City Creek Nature Notes – Salt Lake City

September 21, 2016

September 8th

The Mountain Who Lost It’s Backside

4 p.m. Today I decide to drive up to the end of the paved road and trail jog to the end of the canyon. The canyon will be closed to cars at the end of September, and I usually do one of these trail runs at this time. (A second is done in early June.) The paved road ends at mile 5.75 and the trail continues for another 4.25 miles before it descends into Wasatch County. But today I decided to only go to trail mile 3.5 where one can see that part of the backside of Grandview Peak is missing. It is the sheer vertical cliff about 200 feet high.

Through trail mile 1.0, the stream is wider and flat. The trail is about 100 feet off to one side and passes through box elder and maple groves. The trail, actually a dirt road that is fading away, crosses the stream at two iron bridges and passes the Smuggler’s Gap trailhead. Then the trail changes character. The trail becomes a disused single track that sits two or three feet to the north of the small fast-moving creek. The creek flows over a series of algae covered rock jumbles into small pools. Both the stream and the floor of the trail are broken Mississippian and Permian slate. At times the stream and trail wind through boughs of river beech trees. Here, a red Admiral butterfly floats between the stream, bushes and the shade of the trees.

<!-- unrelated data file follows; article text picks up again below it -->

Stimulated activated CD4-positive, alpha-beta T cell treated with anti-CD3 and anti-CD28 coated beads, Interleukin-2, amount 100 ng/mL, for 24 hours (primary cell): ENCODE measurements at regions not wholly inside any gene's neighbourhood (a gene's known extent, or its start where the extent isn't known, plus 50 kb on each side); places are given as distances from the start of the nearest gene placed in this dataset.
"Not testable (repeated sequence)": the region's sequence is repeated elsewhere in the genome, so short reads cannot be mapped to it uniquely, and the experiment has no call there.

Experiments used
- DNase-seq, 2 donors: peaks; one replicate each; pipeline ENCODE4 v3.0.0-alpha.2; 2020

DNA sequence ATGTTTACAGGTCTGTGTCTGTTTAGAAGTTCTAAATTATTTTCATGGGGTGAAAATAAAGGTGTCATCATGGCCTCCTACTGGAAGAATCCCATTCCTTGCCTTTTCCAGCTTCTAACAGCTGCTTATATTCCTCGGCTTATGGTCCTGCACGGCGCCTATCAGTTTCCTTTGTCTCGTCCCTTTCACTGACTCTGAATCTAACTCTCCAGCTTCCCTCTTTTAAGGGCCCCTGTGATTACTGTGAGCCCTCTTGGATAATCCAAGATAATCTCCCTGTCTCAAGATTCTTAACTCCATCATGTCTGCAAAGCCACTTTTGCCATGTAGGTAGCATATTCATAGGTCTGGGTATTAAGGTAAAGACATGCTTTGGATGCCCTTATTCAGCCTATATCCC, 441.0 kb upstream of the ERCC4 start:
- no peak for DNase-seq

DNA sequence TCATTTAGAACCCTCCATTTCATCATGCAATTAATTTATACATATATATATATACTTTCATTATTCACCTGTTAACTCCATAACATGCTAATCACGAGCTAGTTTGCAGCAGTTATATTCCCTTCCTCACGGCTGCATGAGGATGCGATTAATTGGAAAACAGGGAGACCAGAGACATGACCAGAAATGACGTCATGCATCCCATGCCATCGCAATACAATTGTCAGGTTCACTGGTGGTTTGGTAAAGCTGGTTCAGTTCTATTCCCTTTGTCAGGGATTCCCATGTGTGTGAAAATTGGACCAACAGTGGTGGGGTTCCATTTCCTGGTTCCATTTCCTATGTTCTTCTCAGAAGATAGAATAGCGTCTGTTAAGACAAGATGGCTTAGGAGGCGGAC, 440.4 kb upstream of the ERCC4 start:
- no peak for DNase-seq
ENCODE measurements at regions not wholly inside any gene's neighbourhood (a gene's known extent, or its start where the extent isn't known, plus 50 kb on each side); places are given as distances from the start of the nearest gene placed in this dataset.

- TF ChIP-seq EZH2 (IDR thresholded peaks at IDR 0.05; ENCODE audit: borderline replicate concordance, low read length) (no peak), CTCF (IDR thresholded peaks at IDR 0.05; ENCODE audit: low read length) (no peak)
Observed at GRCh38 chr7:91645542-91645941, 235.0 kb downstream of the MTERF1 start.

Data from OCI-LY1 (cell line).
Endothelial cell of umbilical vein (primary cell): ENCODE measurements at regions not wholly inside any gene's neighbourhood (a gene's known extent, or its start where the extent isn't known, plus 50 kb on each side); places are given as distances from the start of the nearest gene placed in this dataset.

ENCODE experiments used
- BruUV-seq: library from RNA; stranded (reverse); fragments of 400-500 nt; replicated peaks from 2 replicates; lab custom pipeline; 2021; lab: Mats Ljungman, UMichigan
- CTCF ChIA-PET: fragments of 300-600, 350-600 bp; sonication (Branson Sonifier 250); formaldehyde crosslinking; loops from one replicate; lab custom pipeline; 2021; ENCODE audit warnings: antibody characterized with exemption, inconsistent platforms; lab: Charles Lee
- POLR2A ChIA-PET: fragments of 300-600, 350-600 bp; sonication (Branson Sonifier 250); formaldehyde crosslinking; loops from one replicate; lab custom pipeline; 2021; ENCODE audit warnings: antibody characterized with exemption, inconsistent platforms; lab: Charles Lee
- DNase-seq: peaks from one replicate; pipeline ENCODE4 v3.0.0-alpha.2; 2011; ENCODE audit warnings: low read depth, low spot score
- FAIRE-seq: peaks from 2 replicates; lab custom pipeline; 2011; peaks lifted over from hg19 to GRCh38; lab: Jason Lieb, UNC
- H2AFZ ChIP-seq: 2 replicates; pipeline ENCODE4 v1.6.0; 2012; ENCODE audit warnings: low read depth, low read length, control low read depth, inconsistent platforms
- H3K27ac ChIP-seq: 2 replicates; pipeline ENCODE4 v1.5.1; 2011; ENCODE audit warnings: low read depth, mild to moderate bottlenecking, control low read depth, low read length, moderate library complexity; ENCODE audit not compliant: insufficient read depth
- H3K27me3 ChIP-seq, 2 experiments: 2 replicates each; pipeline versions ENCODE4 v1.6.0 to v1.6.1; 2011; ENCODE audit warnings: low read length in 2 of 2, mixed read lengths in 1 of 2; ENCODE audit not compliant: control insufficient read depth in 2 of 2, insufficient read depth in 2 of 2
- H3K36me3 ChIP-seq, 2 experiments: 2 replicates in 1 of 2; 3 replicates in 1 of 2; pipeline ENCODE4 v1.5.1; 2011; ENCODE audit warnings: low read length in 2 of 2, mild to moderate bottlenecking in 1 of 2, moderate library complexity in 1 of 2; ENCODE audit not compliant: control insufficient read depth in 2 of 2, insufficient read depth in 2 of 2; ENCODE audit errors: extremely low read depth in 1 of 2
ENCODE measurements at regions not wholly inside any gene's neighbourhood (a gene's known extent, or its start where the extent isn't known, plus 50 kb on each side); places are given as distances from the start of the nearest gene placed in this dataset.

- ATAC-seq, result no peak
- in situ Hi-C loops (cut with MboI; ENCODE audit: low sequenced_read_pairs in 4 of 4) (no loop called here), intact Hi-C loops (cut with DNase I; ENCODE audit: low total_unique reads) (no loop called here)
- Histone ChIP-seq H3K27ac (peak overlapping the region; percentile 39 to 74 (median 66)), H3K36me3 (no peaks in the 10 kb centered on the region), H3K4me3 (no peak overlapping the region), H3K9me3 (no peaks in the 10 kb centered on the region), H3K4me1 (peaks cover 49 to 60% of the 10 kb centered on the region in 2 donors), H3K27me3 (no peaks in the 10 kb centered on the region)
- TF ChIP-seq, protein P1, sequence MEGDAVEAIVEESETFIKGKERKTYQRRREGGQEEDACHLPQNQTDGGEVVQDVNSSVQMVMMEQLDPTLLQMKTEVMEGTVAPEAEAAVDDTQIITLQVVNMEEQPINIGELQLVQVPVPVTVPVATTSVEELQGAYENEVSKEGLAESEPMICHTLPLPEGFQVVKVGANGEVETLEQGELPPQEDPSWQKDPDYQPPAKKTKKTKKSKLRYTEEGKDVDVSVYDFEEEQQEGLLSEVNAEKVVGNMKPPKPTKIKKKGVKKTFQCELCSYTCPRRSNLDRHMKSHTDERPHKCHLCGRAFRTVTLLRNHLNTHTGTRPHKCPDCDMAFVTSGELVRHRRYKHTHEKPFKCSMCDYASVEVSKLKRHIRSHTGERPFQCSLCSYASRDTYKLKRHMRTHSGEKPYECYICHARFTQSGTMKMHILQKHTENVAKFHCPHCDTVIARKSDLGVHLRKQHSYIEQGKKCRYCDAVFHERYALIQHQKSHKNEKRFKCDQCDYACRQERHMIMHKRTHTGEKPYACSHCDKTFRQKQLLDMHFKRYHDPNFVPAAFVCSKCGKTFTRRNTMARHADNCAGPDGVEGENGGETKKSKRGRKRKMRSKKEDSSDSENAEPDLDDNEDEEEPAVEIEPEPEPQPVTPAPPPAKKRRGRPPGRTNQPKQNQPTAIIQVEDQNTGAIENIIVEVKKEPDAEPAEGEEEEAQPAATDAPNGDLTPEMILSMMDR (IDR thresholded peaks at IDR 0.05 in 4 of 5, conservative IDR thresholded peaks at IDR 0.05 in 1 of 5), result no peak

Grandview Peak is to the left and the north, but its view is blocked by the steep v shape of the creek gorge and by stands of aspen. To the right and south is the ridge between City Creek and Red Butte canyons. On the city side the ridge is a near-vertical wall that sits in perpetual shadow. Thus, it is covered in the thick healthy stand of cold tolerant Douglas fir. In contrast, the Sun exposed Red Butte side is a thick drought tolerant Gambel oak forest.

I round a bend near trail mile 1.6 and startle a Cooper’s hawk that is napping in a tree grove. Attempts to fly away but is trapped in the tangle of branches that it is resting in. It waits anxiously for about 30 seconds. Seeing that I am no threat, it picks a route out of its lair, and then like an owl, expertly flies through the forest understory to freedom.